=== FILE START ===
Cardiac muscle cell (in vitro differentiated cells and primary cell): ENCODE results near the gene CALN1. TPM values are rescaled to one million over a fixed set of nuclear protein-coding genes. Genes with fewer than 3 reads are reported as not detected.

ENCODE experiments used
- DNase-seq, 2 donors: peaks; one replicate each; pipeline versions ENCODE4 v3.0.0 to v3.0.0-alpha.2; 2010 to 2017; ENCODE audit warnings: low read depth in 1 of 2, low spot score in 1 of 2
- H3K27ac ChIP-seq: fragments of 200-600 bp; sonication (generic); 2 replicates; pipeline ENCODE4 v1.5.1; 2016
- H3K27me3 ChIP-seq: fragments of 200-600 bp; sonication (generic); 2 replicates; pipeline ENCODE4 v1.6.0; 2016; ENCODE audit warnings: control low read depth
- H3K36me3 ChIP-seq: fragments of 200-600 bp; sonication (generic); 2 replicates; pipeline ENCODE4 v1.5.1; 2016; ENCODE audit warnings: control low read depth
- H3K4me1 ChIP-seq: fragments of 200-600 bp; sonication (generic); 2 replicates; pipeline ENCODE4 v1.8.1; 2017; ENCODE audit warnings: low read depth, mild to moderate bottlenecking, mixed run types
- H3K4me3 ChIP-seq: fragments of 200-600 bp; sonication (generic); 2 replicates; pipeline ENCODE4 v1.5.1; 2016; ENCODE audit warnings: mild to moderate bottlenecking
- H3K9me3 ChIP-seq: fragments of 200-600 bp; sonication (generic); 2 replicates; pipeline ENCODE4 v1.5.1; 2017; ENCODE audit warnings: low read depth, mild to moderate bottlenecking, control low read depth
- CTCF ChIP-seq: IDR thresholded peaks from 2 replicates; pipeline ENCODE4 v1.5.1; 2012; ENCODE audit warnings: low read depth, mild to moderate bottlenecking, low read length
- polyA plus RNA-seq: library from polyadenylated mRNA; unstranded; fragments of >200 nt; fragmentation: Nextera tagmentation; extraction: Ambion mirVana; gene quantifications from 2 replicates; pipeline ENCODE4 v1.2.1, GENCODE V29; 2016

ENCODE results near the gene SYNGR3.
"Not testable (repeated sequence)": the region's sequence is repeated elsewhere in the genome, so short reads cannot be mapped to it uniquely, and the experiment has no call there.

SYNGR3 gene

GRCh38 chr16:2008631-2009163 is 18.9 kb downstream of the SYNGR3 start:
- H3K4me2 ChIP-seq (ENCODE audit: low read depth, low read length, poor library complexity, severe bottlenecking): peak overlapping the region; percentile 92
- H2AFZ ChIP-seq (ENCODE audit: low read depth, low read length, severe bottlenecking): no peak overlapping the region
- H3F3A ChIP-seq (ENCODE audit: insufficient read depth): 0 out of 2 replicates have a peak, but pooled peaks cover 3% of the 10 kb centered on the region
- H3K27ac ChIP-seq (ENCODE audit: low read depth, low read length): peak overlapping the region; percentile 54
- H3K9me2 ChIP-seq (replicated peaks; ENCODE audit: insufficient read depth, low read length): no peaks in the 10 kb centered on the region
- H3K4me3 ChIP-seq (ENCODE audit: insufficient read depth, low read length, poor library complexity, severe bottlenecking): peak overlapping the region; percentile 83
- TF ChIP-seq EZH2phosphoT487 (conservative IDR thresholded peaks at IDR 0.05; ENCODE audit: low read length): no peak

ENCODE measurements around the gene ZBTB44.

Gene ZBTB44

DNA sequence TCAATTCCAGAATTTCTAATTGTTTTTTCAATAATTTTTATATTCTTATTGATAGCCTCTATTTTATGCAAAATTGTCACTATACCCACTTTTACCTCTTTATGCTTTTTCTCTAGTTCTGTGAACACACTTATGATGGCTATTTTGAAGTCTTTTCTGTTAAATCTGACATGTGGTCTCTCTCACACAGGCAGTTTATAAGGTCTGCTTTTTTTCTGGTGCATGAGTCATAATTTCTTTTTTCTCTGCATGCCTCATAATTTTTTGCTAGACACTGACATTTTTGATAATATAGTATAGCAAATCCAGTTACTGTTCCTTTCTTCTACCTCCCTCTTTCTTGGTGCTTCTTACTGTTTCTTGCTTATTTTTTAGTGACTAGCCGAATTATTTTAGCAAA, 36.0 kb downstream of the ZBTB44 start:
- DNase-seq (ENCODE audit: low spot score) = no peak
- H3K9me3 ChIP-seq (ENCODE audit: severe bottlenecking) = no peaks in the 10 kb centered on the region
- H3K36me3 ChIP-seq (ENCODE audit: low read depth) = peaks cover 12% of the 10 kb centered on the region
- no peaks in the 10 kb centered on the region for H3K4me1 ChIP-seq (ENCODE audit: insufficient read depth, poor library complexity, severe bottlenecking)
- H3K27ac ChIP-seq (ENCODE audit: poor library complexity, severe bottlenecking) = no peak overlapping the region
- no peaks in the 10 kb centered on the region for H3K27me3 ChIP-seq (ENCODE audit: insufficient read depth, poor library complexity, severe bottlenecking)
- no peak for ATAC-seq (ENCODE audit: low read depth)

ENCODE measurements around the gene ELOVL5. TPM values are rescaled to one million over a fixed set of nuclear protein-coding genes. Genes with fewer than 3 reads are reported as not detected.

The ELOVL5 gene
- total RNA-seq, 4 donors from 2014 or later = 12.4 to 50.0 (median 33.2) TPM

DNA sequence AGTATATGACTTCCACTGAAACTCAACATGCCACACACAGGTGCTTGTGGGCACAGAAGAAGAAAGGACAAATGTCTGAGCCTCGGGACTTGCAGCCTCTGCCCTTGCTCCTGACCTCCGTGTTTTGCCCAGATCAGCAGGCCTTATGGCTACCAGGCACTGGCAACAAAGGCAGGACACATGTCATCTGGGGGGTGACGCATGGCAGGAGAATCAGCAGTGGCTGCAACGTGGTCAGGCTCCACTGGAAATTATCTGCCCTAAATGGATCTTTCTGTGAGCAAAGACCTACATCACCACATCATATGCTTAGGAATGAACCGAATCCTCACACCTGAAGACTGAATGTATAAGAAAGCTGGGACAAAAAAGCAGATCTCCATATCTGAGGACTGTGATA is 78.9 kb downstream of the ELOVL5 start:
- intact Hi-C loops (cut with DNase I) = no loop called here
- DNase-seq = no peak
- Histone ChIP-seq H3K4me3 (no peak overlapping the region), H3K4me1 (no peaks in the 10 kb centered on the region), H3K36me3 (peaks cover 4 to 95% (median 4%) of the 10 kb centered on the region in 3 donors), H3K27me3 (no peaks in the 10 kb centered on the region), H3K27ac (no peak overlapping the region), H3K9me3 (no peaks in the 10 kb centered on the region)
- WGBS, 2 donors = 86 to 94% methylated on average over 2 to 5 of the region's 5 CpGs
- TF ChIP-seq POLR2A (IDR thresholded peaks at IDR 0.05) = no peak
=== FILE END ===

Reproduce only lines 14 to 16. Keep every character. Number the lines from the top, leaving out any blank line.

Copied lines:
SYNGR3 gene

GRCh38 chr16:2008631-2009163 is 18.9 kb downstream of the SYNGR3 start:
- H3K4me2 ChIP-seq (ENCODE audit: low read depth, low read length, poor library complexity, severe bottlenecking): peak overlapping the region; percentile 92